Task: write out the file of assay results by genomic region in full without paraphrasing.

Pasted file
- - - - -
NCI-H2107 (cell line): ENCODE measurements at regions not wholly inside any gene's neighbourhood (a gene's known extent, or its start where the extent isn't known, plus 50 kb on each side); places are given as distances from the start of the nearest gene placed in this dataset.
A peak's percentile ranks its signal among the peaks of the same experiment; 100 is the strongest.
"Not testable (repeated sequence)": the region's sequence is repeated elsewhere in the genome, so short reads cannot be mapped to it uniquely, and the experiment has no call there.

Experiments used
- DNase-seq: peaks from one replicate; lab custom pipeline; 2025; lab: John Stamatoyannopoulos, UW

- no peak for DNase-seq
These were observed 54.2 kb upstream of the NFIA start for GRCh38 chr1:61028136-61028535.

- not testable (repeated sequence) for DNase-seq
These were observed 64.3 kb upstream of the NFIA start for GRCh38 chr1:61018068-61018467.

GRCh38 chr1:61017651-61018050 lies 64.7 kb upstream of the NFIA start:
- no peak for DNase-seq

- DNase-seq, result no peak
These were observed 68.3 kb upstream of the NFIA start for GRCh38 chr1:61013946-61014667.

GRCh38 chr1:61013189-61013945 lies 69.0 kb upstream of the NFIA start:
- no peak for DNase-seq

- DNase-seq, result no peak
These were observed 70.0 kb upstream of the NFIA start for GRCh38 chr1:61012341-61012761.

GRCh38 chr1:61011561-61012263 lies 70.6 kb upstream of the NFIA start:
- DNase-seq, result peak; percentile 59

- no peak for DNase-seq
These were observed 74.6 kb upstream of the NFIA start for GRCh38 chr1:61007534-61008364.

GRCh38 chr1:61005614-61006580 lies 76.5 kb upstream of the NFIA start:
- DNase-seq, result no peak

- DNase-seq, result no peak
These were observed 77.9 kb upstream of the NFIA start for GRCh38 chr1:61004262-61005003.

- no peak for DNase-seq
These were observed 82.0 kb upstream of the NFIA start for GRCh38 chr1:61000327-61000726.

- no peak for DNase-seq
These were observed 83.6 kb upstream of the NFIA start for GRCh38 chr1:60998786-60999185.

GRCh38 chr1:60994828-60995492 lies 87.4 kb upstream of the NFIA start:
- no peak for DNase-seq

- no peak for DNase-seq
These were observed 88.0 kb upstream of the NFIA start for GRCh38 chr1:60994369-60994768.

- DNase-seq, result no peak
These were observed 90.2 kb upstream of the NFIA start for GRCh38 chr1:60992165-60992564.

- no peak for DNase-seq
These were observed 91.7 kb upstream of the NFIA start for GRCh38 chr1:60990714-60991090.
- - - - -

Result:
NCI-H2107 (cell line): ENCODE measurements at regions not wholly inside any gene's neighbourhood (a gene's known extent, or its start where the extent isn't known, plus 50 kb on each side); places are given as distances from the start of the nearest gene placed in this dataset.
A peak's percentile ranks its signal among the peaks of the same experiment; 100 is the strongest.
"Not testable (repeated sequence)": the region's sequence is repeated elsewhere in the genome, so short reads cannot be mapped to it uniquely, and the experiment has no call there.

Experiments used
- DNase-seq: peaks from one replicate; lab custom pipeline; 2025; lab: John Stamatoyannopoulos, UW

- no peak for DNase-seq
These were observed 54.2 kb upstream of the NFIA start for GRCh38 chr1:61028136-61028535.

- not testable (repeated sequence) for DNase-seq
These were observed 64.3 kb upstream of the NFIA start for GRCh38 chr1:61018068-61018467.

GRCh38 chr1:61017651-61018050 lies 64.7 kb upstream of the NFIA start:
- no peak for DNase-seq

- DNase-seq, result no peak
These were observed 68.3 kb upstream of the NFIA start for GRCh38 chr1:61013946-61014667.

GRCh38 chr1:61013189-61013945 lies 69.0 kb upstream of the NFIA start:
- no peak for DNase-seq

- DNase-seq, result no peak
These were observed 70.0 kb upstream of the NFIA start for GRCh38 chr1:61012341-61012761.

GRCh38 chr1:61011561-61012263 lies 70.6 kb upstream of the NFIA start:
- DNase-seq, result peak; percentile 59

- no peak for DNase-seq
These were observed 74.6 kb upstream of the NFIA start for GRCh38 chr1:61007534-61008364.

GRCh38 chr1:61005614-61006580 lies 76.5 kb upstream of the NFIA start:
- DNase-seq, result no peak

- DNase-seq, result no peak
These were observed 77.9 kb upstream of the NFIA start for GRCh38 chr1:61004262-61005003.

- no peak for DNase-seq
These were observed 82.0 kb upstream of the NFIA start for GRCh38 chr1:61000327-61000726.

- no peak for DNase-seq
These were observed 83.6 kb upstream of the NFIA start for GRCh38 chr1:60998786-60999185.

GRCh38 chr1:60994828-60995492 lies 87.4 kb upstream of the NFIA start:
- no peak for DNase-seq

- no peak for DNase-seq
These were observed 88.0 kb upstream of the NFIA start for GRCh38 chr1:60994369-60994768.

- DNase-seq, result no peak
These were observed 90.2 kb upstream of the NFIA start for GRCh38 chr1:60992165-60992564.

- no peak for DNase-seq
These were observed 91.7 kb upstream of the NFIA start for GRCh38 chr1:60990714-60991090.